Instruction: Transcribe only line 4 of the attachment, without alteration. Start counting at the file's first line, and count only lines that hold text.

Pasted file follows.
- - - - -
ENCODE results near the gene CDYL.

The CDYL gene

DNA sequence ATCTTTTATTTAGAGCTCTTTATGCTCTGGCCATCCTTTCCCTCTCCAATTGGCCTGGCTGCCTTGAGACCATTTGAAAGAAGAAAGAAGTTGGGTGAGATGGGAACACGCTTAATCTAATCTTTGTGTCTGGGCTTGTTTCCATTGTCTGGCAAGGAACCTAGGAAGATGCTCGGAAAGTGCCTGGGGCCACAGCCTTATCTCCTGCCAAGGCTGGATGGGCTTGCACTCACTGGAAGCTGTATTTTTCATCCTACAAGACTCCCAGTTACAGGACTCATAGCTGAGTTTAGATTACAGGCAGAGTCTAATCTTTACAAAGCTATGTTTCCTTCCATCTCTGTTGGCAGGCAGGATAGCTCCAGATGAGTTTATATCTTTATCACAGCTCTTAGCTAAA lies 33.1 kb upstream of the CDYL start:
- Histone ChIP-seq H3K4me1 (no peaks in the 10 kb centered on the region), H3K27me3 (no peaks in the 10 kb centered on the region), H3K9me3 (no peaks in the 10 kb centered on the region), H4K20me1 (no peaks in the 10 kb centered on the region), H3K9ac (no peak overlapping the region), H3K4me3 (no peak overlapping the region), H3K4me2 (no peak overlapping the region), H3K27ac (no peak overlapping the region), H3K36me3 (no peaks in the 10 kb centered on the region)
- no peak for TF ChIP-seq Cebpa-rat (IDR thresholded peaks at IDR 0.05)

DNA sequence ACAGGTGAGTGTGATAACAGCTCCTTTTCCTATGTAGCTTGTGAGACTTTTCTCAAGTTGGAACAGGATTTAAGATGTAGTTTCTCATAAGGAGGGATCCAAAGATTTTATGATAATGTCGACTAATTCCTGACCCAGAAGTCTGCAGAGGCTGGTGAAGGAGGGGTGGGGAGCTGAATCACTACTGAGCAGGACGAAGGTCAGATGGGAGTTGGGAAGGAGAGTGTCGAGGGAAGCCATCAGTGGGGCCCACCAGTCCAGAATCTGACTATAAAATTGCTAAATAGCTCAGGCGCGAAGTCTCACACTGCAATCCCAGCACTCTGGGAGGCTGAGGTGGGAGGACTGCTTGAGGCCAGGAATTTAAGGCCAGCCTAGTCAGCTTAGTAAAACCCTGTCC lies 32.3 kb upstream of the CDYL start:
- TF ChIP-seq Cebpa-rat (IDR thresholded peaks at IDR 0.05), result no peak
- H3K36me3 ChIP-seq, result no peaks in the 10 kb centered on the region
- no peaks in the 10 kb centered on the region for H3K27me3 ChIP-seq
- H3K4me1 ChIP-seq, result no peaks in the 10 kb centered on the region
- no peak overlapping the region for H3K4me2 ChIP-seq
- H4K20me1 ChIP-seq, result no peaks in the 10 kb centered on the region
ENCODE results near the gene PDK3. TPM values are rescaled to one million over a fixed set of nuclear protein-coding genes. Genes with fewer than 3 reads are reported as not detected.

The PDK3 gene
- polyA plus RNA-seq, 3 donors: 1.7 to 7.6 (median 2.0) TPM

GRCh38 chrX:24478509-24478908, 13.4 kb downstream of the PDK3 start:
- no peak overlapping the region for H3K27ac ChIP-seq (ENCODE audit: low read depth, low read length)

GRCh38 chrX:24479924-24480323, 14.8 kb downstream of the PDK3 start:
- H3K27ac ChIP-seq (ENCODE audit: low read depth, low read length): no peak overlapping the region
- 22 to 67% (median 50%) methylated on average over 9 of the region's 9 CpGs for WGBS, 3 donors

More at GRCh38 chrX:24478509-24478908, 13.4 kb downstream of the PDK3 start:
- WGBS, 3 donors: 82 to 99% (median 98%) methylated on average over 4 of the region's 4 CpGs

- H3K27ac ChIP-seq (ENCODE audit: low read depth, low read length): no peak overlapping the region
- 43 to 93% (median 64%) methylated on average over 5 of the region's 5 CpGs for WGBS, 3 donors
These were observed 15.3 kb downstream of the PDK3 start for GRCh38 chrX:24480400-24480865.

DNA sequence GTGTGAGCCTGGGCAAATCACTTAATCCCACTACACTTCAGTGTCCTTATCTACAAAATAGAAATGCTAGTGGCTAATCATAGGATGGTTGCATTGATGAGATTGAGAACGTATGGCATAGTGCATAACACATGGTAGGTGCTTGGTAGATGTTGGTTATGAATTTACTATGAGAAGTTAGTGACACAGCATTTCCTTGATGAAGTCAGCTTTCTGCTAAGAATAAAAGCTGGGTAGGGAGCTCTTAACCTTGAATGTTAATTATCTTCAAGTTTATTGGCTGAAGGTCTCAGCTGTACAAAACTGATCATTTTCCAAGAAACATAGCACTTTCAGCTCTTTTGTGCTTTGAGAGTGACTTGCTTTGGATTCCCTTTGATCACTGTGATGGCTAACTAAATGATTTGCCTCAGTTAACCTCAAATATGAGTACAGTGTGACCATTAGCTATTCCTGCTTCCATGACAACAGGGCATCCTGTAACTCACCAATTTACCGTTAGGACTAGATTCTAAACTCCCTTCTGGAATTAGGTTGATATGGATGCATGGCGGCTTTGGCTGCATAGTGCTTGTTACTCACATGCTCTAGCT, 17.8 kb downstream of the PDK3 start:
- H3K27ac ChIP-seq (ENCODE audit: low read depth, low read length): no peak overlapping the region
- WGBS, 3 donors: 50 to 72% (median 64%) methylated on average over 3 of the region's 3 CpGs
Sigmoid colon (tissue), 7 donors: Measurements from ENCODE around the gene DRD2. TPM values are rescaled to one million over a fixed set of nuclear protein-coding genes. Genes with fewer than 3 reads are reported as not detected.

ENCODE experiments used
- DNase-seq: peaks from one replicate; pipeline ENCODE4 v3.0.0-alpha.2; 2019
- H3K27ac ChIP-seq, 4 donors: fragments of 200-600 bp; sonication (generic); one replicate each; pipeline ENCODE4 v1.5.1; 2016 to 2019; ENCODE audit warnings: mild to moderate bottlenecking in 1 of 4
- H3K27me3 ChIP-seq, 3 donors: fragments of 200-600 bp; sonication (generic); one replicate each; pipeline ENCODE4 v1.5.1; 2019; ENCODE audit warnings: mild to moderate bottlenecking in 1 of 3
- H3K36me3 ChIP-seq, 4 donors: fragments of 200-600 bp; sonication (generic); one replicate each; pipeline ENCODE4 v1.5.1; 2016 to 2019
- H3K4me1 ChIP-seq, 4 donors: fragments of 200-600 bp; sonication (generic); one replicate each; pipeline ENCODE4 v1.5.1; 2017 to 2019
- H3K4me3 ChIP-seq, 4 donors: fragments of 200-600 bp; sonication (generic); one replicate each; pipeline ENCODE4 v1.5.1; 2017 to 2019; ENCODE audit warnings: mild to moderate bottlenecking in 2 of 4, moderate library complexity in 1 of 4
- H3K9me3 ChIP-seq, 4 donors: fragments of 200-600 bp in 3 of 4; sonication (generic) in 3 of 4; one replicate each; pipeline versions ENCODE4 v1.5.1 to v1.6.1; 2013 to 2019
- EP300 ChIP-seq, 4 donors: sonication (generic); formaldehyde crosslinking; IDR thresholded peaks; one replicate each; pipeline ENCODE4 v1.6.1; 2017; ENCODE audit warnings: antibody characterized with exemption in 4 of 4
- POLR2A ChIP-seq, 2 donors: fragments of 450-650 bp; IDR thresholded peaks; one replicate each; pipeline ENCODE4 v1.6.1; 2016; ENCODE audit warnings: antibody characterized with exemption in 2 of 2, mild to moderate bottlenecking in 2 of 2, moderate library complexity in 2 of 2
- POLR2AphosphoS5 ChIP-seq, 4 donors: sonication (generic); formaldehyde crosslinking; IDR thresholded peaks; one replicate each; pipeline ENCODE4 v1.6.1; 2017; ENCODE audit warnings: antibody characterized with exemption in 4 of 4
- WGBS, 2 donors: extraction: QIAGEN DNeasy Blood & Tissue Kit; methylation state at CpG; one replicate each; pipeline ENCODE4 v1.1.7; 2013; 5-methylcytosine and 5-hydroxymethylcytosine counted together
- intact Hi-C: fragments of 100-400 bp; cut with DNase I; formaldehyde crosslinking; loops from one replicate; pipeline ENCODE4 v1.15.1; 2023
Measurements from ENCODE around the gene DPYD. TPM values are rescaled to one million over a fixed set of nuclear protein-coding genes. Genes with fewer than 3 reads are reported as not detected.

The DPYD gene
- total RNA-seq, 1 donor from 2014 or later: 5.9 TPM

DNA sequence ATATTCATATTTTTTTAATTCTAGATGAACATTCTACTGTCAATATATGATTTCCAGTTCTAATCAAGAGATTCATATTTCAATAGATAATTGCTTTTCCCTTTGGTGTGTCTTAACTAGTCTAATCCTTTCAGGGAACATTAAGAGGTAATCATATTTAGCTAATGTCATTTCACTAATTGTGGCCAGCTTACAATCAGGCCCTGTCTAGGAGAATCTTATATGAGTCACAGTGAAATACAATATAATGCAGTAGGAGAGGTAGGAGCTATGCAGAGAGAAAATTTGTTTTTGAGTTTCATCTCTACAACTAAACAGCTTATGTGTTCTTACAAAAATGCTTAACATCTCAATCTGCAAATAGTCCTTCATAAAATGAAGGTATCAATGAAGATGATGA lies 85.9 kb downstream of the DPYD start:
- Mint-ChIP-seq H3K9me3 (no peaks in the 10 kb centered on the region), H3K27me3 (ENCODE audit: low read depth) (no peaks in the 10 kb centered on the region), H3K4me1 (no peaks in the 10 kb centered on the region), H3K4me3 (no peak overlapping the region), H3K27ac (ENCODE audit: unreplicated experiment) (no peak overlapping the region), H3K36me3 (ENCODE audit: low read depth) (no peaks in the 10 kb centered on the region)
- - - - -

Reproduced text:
- Histone ChIP-seq H3K4me1 (no peaks in the 10 kb centered on the region), H3K27me3 (no peaks in the 10 kb centered on the region), H3K9me3 (no peaks in the 10 kb centered on the region), H4K20me1 (no peaks in the 10 kb centered on the region), H3K9ac (no peak overlapping the region), H3K4me3 (no peak overlapping the region), H3K4me2 (no peak overlapping the region), H3K27ac (no peak overlapping the region), H3K36me3 (no peaks in the 10 kb centered on the region)